Students in CMP 100 examine and practice writing in public and academic contexts. The course focuses on writing processes and provides sustained practice in critical thinking, reading, and writing demanded by academic and public writing. Student writing and student writers are at the center of the class. Assignments challenge students to expand their approaches to revision and to experiment with a wide variety of writer's techniques. Particular attention is paid to the intersections of audience, purpose, genre, and context. That is, you will consider not only what to write, but also to whom and in what forms. You will also examine the influences that the writer's and audience's circumstances can exert on composition. The conventions of writing, which may include diction, grammar, syntax, usage, and structure, are addressed as part of the process of writing, and students may study how these conventions change with context. CMP 100 fulfills the General Education requirement for a 100-level CMP course.  

CMP 200 019 (3319)                        Research and Composition   Clemens          MWF    11:00-11:50 am            LY114

 CMP 200 029 (3320)                                                                                              MWF    1:00-1:50 pm             DF206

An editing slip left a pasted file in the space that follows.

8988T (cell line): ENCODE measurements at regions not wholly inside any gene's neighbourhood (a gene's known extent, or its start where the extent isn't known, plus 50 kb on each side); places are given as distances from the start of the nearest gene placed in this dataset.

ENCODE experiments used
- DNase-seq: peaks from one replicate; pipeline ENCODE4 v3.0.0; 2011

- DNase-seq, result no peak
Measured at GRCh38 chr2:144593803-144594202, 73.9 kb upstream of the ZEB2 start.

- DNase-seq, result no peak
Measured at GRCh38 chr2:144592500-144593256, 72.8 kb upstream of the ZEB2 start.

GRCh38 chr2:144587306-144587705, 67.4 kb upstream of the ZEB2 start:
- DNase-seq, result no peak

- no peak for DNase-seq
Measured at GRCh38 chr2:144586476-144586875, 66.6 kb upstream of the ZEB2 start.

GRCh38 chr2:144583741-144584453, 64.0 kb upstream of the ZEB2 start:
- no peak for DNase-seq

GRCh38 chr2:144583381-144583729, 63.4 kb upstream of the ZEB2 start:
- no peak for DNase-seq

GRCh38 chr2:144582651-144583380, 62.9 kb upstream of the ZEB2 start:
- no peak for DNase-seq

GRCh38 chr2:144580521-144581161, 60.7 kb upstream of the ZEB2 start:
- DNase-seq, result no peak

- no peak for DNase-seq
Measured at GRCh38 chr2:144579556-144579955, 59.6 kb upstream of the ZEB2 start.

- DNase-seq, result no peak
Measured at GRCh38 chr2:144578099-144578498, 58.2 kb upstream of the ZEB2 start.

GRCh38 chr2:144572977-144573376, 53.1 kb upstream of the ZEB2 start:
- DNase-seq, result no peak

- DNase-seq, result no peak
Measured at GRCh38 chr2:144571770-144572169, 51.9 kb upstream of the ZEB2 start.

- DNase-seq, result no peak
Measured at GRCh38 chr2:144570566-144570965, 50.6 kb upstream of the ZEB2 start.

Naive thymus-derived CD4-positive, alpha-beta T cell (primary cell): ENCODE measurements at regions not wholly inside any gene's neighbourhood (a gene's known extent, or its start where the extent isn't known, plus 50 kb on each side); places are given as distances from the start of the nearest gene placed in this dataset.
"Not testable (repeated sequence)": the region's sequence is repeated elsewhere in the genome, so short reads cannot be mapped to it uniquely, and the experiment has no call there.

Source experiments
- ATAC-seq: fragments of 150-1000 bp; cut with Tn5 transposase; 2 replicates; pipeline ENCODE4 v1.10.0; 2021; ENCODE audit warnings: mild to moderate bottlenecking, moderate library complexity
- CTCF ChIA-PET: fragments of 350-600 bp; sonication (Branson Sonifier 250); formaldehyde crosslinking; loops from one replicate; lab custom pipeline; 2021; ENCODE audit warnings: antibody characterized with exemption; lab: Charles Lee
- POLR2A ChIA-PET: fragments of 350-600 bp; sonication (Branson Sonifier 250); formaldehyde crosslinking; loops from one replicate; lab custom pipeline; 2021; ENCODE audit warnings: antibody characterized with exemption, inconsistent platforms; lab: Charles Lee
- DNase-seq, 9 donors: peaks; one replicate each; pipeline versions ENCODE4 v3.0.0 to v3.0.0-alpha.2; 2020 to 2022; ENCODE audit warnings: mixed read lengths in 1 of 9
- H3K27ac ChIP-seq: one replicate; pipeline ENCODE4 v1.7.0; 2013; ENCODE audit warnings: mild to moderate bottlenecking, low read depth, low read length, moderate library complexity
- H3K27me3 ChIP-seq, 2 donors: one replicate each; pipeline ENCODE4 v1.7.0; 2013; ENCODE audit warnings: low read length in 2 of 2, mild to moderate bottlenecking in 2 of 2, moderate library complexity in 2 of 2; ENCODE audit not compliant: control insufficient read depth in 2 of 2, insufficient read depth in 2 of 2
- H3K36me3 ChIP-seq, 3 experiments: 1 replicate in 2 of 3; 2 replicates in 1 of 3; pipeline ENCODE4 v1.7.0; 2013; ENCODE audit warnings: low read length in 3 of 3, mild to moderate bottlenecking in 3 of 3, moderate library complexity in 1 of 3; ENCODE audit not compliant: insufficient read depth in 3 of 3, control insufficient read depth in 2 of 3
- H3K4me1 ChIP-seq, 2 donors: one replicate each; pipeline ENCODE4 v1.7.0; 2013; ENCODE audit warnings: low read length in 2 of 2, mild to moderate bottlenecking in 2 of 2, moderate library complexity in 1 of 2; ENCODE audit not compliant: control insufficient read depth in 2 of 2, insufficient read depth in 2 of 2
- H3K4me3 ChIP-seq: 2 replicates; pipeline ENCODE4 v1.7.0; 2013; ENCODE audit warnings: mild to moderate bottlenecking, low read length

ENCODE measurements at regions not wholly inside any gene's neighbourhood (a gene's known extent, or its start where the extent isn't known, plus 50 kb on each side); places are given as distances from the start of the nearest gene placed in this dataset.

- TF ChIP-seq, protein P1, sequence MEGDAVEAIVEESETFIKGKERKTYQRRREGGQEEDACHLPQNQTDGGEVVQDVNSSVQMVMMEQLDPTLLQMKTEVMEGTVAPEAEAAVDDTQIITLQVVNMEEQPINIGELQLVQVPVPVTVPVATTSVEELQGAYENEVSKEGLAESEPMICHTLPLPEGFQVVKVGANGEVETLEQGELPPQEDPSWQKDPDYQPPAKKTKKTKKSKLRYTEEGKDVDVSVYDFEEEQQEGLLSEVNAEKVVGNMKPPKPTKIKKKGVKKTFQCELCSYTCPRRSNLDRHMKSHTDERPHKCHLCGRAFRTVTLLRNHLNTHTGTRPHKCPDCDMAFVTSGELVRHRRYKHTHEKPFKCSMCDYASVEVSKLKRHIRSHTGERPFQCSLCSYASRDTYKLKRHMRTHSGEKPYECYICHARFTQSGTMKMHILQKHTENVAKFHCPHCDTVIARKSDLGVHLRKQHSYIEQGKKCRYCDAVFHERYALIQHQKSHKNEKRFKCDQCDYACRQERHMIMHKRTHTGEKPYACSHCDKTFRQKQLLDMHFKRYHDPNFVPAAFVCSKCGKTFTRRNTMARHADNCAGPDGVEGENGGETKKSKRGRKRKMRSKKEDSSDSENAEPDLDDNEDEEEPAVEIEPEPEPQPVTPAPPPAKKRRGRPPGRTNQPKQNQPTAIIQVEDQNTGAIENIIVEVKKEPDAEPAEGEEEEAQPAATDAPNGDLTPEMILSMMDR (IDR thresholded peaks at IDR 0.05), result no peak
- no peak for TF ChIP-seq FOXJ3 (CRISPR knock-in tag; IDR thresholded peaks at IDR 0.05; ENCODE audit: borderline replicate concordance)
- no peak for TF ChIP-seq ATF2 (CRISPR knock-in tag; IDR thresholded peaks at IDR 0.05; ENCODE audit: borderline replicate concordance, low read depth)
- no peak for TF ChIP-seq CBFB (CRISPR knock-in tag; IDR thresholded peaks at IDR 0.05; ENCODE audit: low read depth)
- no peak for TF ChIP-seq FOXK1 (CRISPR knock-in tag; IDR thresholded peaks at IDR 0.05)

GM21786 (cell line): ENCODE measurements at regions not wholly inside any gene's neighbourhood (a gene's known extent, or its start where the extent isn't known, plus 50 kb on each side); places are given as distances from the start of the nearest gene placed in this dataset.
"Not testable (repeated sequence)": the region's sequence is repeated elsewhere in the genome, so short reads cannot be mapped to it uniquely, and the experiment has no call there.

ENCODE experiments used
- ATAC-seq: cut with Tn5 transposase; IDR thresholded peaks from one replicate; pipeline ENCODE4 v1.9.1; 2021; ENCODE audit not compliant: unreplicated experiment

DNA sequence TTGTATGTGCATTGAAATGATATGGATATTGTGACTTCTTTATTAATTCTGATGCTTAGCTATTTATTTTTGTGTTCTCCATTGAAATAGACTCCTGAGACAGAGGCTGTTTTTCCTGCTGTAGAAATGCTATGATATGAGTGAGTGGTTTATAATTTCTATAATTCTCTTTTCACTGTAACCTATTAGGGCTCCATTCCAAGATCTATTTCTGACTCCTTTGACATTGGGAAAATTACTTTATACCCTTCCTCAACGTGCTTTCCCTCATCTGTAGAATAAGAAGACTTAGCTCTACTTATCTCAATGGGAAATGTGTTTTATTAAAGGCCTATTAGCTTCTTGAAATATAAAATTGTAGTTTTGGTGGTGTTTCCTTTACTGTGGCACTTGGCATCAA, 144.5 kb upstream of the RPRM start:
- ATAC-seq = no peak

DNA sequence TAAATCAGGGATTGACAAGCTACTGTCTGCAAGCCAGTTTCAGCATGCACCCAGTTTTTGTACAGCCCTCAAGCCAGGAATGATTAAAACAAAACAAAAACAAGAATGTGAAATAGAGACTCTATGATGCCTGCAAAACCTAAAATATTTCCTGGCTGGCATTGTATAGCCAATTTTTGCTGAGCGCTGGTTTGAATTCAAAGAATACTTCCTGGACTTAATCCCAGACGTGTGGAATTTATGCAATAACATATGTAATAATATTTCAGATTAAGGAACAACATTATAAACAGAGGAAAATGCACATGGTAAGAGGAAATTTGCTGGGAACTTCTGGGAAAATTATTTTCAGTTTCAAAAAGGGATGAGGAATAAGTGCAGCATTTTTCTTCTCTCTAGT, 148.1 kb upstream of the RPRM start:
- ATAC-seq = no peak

Students in CMP 200 practice research and research writing. Assignments challenge you to revise your work and to experiment with a variety of writer's tools as you put your own voice and perspectives into conversation with those of other writers and thinkers. The course focuses on: the development of research questions; the uses of library databases, the library, and digital resources to find information and perspectives; and writing with research. Particular attention is paid to developing intellectual curiosity, assessing sources' credibility, reading academic work and studies, and practicing ethical attribution and citation. Student writers are at the center of the class. CMP:200 fulfills the General Education requirement for a 200-level CMP course.